In recognition of the rapidly changing face of UK employment, the Government says it will implement new legislation to encourage business owners who start up from home, including protection for those working from rented accommodation.
According to the Department of BIS, around 10% of UK homes now play host to at least one small business, and taken as a whole, the nation’s 3 million home-based enterprises contribute around £300 billion each year to the economy.
And given the rapid rise in self-employment numbers since the recession, it is perhaps unsurprising that the Government has decided to put in place a series of measures to help, and protect home-based entrepreneurs.
New measures to encourage home-based businesses
Some of the new measures, announced last week, include:
- New legislation will be put in place to make it easier for would-be entrepreneurs to start their businesses from rented homes. Key to this will be changes to tenancy rules, to ensure that residential tenancy agreements won’t be undermined if the tenants are running a business from home. The Government will create a model tenancy agreement to download to protect both landlords and their tenants.
- Reassurance that the vast majority of home-based businesses will not be expected to pay business rates.
- The Government will update current building planning guidance to reassure business owners that they will not require planning permission to run their enterprises from home.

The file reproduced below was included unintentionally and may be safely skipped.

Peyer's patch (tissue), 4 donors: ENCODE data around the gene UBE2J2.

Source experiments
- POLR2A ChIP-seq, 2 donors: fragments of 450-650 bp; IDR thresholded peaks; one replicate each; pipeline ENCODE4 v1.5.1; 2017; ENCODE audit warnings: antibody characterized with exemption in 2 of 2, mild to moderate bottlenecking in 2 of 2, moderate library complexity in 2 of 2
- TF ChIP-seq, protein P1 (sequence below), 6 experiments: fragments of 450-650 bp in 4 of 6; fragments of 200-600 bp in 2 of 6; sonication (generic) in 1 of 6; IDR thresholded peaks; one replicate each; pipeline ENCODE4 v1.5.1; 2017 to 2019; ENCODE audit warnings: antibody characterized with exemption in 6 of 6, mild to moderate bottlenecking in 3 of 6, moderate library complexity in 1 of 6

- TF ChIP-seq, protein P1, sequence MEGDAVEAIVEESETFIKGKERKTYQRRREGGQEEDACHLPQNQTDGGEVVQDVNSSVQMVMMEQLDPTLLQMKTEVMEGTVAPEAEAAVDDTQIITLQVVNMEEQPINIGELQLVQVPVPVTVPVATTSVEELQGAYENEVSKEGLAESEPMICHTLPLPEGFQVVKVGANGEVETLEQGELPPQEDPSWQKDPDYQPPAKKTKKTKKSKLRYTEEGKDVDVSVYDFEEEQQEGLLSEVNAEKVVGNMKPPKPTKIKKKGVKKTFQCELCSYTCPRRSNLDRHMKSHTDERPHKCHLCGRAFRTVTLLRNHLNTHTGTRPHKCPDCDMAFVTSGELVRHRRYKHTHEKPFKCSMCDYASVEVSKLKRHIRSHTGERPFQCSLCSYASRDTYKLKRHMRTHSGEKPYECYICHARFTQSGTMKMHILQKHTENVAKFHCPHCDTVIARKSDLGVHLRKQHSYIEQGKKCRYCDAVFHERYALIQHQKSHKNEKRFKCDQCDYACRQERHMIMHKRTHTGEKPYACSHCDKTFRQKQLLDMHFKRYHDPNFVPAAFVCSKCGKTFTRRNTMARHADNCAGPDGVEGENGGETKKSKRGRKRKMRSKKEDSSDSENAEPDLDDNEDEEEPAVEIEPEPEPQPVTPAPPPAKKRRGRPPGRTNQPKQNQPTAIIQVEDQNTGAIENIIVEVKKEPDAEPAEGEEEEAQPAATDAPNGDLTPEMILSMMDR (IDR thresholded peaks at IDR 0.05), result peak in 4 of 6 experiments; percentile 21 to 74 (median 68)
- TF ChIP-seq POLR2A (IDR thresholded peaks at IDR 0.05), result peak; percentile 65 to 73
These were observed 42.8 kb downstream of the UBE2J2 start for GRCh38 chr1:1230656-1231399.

Commenting on the proposed changes, the chief executive of the British Property Federation, Liz Peace, said that many of today’s ‘kitchen table’ firms will be future seekers of commercial property.
As a result, it is important for the property industry and lawmakers to adapt to modern ways of working, and implement new legislation which acknowledges the move away from traditional employment towards self-employment.
Rapid rise in self-employment numbers
Last week, we reported that the proportion of people working for themselves is growing at a faster rate in the UK than anywhere else in Western Europe, and around 2,000 people come off benefits to start their own businesses each month.
Although many of the nation’s estimated 4.58m self-employed are not ‘entrepreneurs’ – far from it – it has always been the UK’s small businesses which have been the key to economic recoveries.
Announcing the new measures, Business Minister Matthew Hancock said: “There’s never been a better time to start a business, and even more people are choosing to start up from home.
“It’s this spirit of personal endeavour and self-determination that is driving our economic recovery.”